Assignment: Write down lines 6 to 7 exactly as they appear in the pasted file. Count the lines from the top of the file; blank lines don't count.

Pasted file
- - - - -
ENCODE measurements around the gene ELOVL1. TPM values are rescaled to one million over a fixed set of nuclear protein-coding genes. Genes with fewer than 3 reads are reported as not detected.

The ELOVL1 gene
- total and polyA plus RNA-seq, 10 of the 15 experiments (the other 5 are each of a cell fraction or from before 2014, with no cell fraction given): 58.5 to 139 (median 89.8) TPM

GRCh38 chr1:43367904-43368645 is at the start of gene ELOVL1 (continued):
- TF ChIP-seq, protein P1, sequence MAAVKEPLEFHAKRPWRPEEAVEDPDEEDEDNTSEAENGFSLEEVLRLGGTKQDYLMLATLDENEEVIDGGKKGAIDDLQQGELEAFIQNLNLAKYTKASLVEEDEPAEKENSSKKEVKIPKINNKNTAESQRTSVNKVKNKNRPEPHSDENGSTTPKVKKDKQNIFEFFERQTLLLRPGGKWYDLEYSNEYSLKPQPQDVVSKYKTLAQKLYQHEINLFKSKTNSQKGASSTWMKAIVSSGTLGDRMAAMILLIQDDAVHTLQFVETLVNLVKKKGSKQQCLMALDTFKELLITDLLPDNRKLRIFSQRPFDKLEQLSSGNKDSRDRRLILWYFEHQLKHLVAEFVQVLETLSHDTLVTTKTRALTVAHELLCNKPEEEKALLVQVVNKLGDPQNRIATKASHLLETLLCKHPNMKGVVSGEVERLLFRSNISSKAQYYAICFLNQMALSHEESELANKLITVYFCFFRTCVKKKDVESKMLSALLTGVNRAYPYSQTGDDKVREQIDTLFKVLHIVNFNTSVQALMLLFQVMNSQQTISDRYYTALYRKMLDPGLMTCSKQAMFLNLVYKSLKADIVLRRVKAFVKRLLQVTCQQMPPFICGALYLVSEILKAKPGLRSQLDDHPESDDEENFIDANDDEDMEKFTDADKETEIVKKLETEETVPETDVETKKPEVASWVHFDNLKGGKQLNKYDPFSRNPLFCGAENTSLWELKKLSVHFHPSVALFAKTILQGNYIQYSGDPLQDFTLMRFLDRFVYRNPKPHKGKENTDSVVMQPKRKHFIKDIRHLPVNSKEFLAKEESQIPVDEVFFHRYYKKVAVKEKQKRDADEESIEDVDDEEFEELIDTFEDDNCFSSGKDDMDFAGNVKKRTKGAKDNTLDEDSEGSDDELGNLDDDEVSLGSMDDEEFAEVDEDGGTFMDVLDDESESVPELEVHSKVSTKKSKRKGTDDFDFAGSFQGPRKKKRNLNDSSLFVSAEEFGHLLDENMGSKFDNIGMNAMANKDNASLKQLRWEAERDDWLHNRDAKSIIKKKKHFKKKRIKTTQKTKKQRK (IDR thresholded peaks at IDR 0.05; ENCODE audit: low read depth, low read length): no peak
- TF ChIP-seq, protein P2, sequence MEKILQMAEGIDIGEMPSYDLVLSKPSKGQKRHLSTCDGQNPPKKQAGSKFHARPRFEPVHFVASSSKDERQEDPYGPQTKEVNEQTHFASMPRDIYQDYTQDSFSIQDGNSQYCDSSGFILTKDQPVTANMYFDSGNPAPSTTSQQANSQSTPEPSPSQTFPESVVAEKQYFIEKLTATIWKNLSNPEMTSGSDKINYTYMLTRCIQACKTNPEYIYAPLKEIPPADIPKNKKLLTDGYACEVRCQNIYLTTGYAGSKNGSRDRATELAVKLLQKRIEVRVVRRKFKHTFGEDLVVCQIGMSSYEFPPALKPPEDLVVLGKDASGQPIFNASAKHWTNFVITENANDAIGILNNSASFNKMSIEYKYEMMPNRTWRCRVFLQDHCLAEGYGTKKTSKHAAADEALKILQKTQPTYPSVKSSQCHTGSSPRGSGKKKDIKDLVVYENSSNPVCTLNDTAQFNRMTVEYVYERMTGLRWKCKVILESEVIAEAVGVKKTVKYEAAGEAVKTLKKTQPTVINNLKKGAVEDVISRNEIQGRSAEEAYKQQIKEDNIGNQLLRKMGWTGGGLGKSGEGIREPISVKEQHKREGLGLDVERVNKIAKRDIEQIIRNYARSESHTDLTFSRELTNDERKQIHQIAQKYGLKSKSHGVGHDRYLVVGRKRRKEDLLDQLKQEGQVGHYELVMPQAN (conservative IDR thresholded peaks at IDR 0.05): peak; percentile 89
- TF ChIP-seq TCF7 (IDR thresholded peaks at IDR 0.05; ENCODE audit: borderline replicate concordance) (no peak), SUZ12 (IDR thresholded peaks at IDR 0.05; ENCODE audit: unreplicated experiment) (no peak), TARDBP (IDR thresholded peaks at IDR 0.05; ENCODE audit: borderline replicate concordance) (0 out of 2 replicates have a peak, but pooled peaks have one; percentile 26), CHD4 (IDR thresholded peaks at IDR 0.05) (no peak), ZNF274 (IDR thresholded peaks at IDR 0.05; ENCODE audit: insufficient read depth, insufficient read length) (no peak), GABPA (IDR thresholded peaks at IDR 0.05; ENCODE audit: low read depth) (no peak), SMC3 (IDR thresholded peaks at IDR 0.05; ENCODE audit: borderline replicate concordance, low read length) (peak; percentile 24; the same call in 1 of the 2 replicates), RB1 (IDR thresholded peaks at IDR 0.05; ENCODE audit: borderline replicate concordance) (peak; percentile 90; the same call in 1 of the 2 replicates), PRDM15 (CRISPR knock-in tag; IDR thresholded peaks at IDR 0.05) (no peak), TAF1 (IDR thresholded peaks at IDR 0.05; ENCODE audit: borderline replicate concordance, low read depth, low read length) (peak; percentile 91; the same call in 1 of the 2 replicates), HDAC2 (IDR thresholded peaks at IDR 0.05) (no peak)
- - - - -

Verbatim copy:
- TF ChIP-seq, protein P2, sequence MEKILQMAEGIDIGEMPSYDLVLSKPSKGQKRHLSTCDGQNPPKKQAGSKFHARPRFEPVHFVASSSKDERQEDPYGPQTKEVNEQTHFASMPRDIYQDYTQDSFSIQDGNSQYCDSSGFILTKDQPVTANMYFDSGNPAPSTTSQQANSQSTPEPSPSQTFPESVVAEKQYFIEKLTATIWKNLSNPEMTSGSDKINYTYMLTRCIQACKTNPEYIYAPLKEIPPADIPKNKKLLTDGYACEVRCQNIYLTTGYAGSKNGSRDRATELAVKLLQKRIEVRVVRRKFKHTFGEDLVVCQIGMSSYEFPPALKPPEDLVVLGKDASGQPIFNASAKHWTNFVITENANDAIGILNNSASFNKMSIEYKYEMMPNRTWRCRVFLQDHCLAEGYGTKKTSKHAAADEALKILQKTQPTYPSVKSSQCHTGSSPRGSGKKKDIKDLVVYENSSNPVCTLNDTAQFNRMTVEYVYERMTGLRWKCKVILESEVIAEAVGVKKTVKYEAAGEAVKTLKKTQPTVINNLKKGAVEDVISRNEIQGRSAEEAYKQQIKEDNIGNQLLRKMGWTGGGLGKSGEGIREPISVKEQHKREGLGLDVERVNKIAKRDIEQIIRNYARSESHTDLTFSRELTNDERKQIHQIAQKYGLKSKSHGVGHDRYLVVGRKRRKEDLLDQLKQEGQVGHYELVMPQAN (conservative IDR thresholded peaks at IDR 0.05): peak; percentile 89
- TF ChIP-seq TCF7 (IDR thresholded peaks at IDR 0.05; ENCODE audit: borderline replicate concordance) (no peak), SUZ12 (IDR thresholded peaks at IDR 0.05; ENCODE audit: unreplicated experiment) (no peak), TARDBP (IDR thresholded peaks at IDR 0.05; ENCODE audit: borderline replicate concordance) (0 out of 2 replicates have a peak, but pooled peaks have one; percentile 26), CHD4 (IDR thresholded peaks at IDR 0.05) (no peak), ZNF274 (IDR thresholded peaks at IDR 0.05; ENCODE audit: insufficient read depth, insufficient read length) (no peak), GABPA (IDR thresholded peaks at IDR 0.05; ENCODE audit: low read depth) (no peak), SMC3 (IDR thresholded peaks at IDR 0.05; ENCODE audit: borderline replicate concordance, low read length) (peak; percentile 24; the same call in 1 of the 2 replicates), RB1 (IDR thresholded peaks at IDR 0.05; ENCODE audit: borderline replicate concordance) (peak; percentile 90; the same call in 1 of the 2 replicates), PRDM15 (CRISPR knock-in tag; IDR thresholded peaks at IDR 0.05) (no peak), TAF1 (IDR thresholded peaks at IDR 0.05; ENCODE audit: borderline replicate concordance, low read depth, low read length) (peak; percentile 91; the same call in 1 of the 2 replicates), HDAC2 (IDR thresholded peaks at IDR 0.05) (no peak)